|Compressive strength||39–75.7 N/mm2 (MPa)|
|Young's modulus||21.4 kN/m2|
|Temperature coefficient||5.4 × 10−6 K−1|
Lunarcrete, also known as "mooncrete", an idea first proposed by Larry A. Beyer of the University of Pittsburgh in 1985, is a hypothetical aggregate building material, similar to concrete, formed from lunar regolith, that would cut the construction costs of building on the Moon.
Only comparatively small amounts of moon rock have been transported to Earth, so in 1988 researchers at the University of North Dakota proposed simulating the construction of such a material by using lignite coal ash. Other researchers have used the subsequently developed lunar regolith simulant materials, such as JSC-1 (developed in 1994 and as used by Toutanji et al.). Some small-scale testing, with actual regolith, has been performed in laboratories, however.
The basic ingredients for lunarcrete would be the same as those for terrestrial concrete: aggregate, water, and cement. In the case of lunarcrete, the aggregate would be lunar regolith. The cement would be manufactured by beneficiating lunar rock that had a high calcium content. Water would either be supplied from off the moon, or by combining oxygen with hydrogen produced from lunar soil.
Lin et al. used 40g of the lunar regolith samples obtained by Apollo 16 to produce lunarcrete in 1986. The lunarcrete was cured by using steam on a dry aggregate/cement mixture. Lin proposed that the water for such steam could be produced by mixing hydrogen with lunar ilmenite at 800°C, to produce titanium oxide, iron, and water. It was capable of withstanding compressive pressures of 75 MPa, and lost only 20% of that strength after repeated exposure to vacuum.
In 2008, Houssam Toutanji, of the University of Alabama in Huntsville, and Richard Grugel, of the Marshall Space Flight Center, used a lunar soil simulant to determine whether lunarcrete could be made without water, using sulfur (obtainable from lunar dust) as the binding agent. The process to create this sulfur concrete required heating the sulfur to 130–140°C. After exposure to 50 cycles of temperature changes, from -27°C to room temperature, the simulant lunarcrete was found to be capable of withstanding compressive pressures of 17MPa, which Toutanji and Grugel believed could be raised to 20MPa if the material were reinforced with silica (also obtainable from lunar dust).
Casting and production
There would need to be significant infrastructure in place before industrial scale production of lunarcrete could be possible.
The casting of lunarcrete would require a pressurized environment, because attempting to cast in a vacuum would simply result in the water sublimating, and the lunarcrete failing to harden. Two solutions to this problem have been proposed: premixing the aggregate and the cement and then using a steam injection process to add the water, or the use of a pressurized concrete fabrication plant that produces pre-cast concrete blocks.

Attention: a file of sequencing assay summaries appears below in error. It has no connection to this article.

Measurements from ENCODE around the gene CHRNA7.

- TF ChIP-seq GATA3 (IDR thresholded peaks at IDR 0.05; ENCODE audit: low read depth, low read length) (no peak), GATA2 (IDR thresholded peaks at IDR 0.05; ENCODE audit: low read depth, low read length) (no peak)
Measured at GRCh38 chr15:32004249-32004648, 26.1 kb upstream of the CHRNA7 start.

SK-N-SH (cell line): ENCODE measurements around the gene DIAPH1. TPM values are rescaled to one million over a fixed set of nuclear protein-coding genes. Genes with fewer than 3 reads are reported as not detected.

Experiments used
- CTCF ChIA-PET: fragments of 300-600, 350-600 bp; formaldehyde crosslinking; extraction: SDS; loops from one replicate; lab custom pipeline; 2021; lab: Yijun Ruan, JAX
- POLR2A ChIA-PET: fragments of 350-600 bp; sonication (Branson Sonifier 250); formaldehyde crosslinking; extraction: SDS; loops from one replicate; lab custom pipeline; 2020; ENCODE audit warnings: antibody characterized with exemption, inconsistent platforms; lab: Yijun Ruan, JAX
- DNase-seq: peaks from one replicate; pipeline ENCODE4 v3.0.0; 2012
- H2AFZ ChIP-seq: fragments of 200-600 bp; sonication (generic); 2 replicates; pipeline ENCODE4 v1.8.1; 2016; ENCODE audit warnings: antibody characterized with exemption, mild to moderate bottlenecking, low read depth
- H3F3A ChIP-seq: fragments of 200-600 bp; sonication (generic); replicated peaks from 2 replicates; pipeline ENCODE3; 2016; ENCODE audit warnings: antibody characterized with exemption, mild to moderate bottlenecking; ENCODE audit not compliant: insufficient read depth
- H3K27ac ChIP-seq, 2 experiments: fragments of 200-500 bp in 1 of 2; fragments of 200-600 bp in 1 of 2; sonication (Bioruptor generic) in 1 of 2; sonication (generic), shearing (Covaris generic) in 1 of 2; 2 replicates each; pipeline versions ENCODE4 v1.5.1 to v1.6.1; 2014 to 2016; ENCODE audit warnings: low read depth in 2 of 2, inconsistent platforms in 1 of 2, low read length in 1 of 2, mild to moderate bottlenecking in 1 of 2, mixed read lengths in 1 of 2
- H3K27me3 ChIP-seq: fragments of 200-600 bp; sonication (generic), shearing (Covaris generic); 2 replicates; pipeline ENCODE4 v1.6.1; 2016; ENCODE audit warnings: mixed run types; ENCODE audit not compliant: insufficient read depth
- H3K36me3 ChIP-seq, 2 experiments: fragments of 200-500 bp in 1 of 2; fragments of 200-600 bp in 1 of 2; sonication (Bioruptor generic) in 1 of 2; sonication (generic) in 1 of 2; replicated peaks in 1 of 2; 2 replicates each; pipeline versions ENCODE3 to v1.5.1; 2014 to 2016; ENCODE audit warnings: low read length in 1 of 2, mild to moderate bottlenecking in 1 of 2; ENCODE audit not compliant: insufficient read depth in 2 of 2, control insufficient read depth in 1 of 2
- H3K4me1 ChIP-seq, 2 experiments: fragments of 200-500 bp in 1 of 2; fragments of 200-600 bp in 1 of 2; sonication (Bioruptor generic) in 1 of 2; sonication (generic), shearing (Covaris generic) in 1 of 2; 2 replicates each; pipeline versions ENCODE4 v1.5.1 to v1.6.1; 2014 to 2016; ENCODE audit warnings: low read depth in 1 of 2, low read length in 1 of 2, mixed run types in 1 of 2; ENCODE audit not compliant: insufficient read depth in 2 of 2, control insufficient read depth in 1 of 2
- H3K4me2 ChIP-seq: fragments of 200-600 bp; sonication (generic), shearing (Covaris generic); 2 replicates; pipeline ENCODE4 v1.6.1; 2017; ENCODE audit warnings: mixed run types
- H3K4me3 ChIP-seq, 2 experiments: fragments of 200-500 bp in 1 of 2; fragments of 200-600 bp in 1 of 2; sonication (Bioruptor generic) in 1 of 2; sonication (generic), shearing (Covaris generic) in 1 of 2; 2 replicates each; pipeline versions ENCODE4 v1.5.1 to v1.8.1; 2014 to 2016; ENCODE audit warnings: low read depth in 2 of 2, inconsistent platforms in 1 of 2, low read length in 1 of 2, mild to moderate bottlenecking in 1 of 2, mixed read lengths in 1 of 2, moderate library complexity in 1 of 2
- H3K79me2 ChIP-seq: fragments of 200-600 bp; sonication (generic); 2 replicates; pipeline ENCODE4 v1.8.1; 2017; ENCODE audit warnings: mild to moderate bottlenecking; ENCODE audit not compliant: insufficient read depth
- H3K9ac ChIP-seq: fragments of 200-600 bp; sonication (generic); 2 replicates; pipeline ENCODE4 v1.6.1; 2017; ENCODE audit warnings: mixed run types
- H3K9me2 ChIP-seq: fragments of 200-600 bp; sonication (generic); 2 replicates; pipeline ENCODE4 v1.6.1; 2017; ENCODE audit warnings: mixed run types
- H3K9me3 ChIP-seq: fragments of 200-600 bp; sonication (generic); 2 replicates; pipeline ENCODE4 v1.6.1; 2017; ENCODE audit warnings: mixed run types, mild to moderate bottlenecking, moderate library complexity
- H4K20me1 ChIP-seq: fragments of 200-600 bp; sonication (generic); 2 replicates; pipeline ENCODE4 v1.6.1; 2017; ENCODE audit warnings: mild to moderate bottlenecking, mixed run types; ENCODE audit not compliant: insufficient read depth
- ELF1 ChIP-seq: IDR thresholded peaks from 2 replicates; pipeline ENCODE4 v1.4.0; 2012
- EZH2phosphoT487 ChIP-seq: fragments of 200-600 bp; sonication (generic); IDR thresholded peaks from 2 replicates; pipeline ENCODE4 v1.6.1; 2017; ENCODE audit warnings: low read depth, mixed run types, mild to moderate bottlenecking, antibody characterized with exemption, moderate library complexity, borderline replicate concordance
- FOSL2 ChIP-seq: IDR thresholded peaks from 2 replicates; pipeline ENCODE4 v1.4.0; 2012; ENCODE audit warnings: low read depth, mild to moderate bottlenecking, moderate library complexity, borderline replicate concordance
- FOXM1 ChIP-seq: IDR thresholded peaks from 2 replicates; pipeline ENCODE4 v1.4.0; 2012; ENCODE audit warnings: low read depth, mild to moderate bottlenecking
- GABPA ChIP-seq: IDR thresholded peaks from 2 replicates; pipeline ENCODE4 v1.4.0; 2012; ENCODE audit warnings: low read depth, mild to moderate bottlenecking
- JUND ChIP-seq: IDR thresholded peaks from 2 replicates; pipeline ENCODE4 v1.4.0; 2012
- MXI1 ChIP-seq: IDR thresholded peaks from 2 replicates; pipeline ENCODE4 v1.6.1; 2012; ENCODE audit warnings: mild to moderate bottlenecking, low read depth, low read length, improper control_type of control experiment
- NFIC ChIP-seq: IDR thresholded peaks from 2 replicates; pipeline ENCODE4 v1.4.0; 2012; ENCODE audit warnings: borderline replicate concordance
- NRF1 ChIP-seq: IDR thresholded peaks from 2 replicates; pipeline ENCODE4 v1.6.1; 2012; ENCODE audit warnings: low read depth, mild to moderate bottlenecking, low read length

Lunarcrete shares the same lack of tensile strength as terrestrial concrete. One suggested lunar equivalent tensioning material for creating pre-stressed concrete is lunar glass, also formed from regolith, much as fibreglass is already sometimes used as a terrestrial concrete reinforcement material. Another tensioning material, suggested by David Bennett, is Kevlar, imported from Earth (which would be cheaper, in terms of mass, to import from Earth than conventional steel).
David Bennett, of the British Cement Association, argues that lunarcrete has the following advantages as a construction material for lunar bases:
- Lunarcrete production would require less energy than lunar production of steel, aluminium, or brick.
- It is unaffected by temperature variations of +120°C to −150°C.
- It will absorb gamma rays.
- Material integrity is not affected by prolonged exposure to vacuum. Although free water will evaporate from the material, the water that is chemically bound as a result of the curing process will not.
Bennett suggests that hypothetical lunar buildings made of lunarcrete would most likely use a low-grade concrete block for interior compartments and rooms, and a high-grade Dense Silica Particle cement-based concrete for exterior skins.
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|chapter=ignored (help) — also:
- R. Grugel, and Houssam Toutanji (2006). "Viability of Sulfur Concrete on the Moon: Environmental Considerations". Journal of Advances in Space Research.
- E.C. Ethridge, D.S. Tucker, and Houssam Toutanji (2006). "44th American Institute of Aeronautics and Astronautics (AIAA) Conference, Reno, NV, January 9–12, 2006". doi:10.2514/6.2006-523.
- Richard N. Grugela and Houssam Toutanji (2008). "Sulfur "concrete" for lunar applications — Sublimation concerns". Advances in Space Research 41 (1): 103–112. Bibcode:2008AdSpR..41..103G. doi:10.1016/j.asr.2007.08.018.